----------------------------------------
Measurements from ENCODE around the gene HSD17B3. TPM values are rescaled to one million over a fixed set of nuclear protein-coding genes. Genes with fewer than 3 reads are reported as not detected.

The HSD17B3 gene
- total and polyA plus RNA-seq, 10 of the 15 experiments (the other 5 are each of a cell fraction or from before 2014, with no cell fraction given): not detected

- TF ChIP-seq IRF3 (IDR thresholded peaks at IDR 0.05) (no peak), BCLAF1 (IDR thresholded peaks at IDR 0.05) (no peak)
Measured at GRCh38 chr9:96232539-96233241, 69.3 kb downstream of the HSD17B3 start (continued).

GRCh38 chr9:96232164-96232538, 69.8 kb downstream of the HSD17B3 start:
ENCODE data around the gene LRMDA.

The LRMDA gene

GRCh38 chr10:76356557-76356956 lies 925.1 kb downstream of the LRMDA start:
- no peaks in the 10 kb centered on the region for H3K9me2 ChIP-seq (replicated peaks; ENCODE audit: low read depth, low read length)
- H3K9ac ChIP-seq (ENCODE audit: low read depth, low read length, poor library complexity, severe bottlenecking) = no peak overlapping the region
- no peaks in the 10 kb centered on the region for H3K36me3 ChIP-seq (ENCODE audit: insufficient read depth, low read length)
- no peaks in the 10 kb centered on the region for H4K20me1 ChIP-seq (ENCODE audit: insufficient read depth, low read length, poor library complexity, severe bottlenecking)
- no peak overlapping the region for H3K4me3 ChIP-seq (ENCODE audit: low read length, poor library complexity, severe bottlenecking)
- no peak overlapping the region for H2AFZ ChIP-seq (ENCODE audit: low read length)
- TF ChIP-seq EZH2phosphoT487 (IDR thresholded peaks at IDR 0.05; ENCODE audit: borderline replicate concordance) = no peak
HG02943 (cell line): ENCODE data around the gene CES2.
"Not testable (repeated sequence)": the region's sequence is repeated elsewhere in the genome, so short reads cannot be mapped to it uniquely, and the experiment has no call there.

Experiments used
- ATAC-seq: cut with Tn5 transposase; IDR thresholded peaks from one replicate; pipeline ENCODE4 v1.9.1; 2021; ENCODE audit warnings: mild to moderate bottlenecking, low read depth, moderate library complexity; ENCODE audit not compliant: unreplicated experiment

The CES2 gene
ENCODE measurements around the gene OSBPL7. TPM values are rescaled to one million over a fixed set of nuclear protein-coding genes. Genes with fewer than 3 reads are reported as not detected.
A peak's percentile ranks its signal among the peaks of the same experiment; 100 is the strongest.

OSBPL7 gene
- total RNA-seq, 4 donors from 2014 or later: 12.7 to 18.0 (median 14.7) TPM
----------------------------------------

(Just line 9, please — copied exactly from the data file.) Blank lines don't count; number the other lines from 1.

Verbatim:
GRCh38 chr10:76356557-76356956 lies 925.1 kb downstream of the LRMDA start: